Three, I would sponsor a bill mandating a section in the Justice Department dedicated to freeing the innocent. This nation convicts the innocent regularly and sometimes executes them — things that should not happen in a nation conceived in liberty. Currently, there have been over 2,200 exonerations, with over 160 of them coming from death row. These are the numbers of a system that is broken.

Q. The cost of healthcare in Routt County is higher than the state and national averages. How can the federal government lower healthcare costs?

A. The very best thing the federal government can do is to get out of the health care industry. Both doctors and health insurers must be returned to the free market. This means doctors and insurers will have a direct interest in pleasing the consumer, which they do not have now. With a free market will come lower prices and increased innovation as doctors and insurers compete to offer products and services people need and offer them at prices consumers are willing to pay. We let the free market provide food, clothing and shelter, and we should let it provide medical care as well.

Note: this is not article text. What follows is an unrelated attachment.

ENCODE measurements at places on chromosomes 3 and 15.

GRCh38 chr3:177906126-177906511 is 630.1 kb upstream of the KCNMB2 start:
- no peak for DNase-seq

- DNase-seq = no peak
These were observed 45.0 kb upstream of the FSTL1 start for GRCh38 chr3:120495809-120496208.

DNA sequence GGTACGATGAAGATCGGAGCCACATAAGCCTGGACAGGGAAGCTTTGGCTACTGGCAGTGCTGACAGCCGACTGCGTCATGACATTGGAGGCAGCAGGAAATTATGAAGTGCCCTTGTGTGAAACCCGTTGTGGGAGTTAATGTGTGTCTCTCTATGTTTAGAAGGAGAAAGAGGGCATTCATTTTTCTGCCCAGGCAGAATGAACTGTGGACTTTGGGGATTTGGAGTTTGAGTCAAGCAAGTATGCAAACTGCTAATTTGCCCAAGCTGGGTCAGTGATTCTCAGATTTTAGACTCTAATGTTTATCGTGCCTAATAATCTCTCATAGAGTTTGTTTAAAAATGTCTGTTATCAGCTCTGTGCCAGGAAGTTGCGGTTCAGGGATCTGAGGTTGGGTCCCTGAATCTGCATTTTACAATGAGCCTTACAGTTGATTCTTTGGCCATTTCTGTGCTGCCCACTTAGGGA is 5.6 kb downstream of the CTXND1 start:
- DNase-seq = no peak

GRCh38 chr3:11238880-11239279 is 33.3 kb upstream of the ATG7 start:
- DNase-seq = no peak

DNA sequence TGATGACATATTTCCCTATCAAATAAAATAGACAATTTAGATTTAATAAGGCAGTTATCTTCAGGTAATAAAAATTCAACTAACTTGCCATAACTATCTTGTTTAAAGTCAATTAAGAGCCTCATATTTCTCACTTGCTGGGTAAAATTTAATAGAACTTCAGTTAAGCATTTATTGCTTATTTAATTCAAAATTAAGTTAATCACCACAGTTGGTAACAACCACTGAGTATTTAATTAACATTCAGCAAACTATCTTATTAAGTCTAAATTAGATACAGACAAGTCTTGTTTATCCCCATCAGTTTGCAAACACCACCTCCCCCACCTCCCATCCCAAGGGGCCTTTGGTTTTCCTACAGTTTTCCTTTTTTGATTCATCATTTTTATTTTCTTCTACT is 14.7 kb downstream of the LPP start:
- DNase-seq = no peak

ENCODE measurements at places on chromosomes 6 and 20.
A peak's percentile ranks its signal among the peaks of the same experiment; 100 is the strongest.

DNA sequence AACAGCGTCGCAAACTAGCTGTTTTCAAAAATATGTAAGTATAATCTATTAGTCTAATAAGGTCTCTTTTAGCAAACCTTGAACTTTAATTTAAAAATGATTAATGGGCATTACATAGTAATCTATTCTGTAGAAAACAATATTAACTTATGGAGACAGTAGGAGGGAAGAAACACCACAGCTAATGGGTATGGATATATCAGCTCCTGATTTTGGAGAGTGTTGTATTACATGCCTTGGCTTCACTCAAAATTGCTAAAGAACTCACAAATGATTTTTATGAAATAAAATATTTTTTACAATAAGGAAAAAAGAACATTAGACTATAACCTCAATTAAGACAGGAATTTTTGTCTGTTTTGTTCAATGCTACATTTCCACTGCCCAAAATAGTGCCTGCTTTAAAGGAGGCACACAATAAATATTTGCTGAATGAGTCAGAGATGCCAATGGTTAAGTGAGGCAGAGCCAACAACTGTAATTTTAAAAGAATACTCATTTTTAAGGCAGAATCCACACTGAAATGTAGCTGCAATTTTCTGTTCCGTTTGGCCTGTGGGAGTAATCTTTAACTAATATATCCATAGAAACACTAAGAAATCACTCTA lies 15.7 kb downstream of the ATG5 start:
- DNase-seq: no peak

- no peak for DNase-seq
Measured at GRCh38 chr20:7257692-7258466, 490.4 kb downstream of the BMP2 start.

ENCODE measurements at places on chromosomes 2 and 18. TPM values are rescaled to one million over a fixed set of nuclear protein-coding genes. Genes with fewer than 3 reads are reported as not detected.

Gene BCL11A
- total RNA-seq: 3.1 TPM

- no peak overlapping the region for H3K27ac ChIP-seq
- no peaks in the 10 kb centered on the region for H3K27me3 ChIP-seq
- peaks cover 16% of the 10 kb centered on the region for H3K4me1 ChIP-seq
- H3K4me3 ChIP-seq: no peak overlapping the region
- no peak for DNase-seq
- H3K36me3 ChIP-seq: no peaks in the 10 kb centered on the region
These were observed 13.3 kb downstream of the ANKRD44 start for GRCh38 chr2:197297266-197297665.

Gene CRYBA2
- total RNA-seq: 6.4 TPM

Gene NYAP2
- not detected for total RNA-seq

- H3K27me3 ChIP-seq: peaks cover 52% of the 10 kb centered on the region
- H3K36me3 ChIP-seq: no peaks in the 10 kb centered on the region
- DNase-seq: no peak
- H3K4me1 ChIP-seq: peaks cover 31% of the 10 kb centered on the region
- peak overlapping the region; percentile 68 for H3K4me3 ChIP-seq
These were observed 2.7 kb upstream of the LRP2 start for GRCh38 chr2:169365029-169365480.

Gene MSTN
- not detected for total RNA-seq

Q. What is your position on immigration? Do you support a clean DREAMERS bill? Do you think the U.S. should pursue building a wall on our border with Mexico?

A. I support the DREAM Act, but we should do more by allowing everyone currently in this country illegally to stay. Their only crime is crossing a border to look for a better life, and that is not the crime of the century; it’s something people have been doing since time immemorial. This country was built on the backs of immigrants. We were unable to keep them out, and we are equally unable to round them all up and send them home, so I support a work card program for those currently here illegally. This would not provide citizenship because that should be reserved for those who play by the rules, but if you’re here now and are working and building a life for you and your family, you should be allowed to stay. I do not support building a wall along the Mexican border.